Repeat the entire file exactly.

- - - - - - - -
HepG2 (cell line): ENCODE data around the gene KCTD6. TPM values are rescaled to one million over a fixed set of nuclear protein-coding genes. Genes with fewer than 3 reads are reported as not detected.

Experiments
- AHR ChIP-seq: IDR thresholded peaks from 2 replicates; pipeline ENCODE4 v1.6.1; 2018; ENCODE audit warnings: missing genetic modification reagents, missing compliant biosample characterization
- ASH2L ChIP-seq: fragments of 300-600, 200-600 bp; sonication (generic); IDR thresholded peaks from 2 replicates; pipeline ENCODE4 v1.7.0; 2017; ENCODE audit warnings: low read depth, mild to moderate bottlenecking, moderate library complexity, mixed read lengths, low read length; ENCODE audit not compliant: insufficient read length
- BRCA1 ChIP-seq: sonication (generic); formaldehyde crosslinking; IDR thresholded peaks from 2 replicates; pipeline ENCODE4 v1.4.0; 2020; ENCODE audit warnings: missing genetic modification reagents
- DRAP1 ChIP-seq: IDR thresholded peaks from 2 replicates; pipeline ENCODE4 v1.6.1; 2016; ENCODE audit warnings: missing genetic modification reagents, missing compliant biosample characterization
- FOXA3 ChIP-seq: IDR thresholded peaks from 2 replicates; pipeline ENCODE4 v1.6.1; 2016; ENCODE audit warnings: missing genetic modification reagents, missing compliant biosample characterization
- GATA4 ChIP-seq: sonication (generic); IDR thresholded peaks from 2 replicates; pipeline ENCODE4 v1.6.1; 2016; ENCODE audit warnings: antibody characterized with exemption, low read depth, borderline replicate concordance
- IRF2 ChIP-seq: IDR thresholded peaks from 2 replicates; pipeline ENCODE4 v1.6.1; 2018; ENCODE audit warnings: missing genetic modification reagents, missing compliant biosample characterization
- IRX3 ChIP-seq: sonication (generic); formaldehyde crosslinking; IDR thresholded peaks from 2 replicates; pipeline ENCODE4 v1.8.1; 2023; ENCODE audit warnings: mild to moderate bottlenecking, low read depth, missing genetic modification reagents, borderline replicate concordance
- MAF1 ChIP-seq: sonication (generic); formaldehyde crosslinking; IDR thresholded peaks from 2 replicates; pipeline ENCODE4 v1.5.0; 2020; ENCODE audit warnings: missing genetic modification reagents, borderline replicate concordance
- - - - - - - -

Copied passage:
HepG2 (cell line): ENCODE data around the gene KCTD6. TPM values are rescaled to one million over a fixed set of nuclear protein-coding genes. Genes with fewer than 3 reads are reported as not detected.

Experiments
- AHR ChIP-seq: IDR thresholded peaks from 2 replicates; pipeline ENCODE4 v1.6.1; 2018; ENCODE audit warnings: missing genetic modification reagents, missing compliant biosample characterization
- ASH2L ChIP-seq: fragments of 300-600, 200-600 bp; sonication (generic); IDR thresholded peaks from 2 replicates; pipeline ENCODE4 v1.7.0; 2017; ENCODE audit warnings: low read depth, mild to moderate bottlenecking, moderate library complexity, mixed read lengths, low read length; ENCODE audit not compliant: insufficient read length
- BRCA1 ChIP-seq: sonication (generic); formaldehyde crosslinking; IDR thresholded peaks from 2 replicates; pipeline ENCODE4 v1.4.0; 2020; ENCODE audit warnings: missing genetic modification reagents
- DRAP1 ChIP-seq: IDR thresholded peaks from 2 replicates; pipeline ENCODE4 v1.6.1; 2016; ENCODE audit warnings: missing genetic modification reagents, missing compliant biosample characterization
- FOXA3 ChIP-seq: IDR thresholded peaks from 2 replicates; pipeline ENCODE4 v1.6.1; 2016; ENCODE audit warnings: missing genetic modification reagents, missing compliant biosample characterization
- GATA4 ChIP-seq: sonication (generic); IDR thresholded peaks from 2 replicates; pipeline ENCODE4 v1.6.1; 2016; ENCODE audit warnings: antibody characterized with exemption, low read depth, borderline replicate concordance
- IRF2 ChIP-seq: IDR thresholded peaks from 2 replicates; pipeline ENCODE4 v1.6.1; 2018; ENCODE audit warnings: missing genetic modification reagents, missing compliant biosample characterization
- IRX3 ChIP-seq: sonication (generic); formaldehyde crosslinking; IDR thresholded peaks from 2 replicates; pipeline ENCODE4 v1.8.1; 2023; ENCODE audit warnings: mild to moderate bottlenecking, low read depth, missing genetic modification reagents, borderline replicate concordance
- MAF1 ChIP-seq: sonication (generic); formaldehyde crosslinking; IDR thresholded peaks from 2 replicates; pipeline ENCODE4 v1.5.0; 2020; ENCODE audit warnings: missing genetic modification reagents, borderline replicate concordance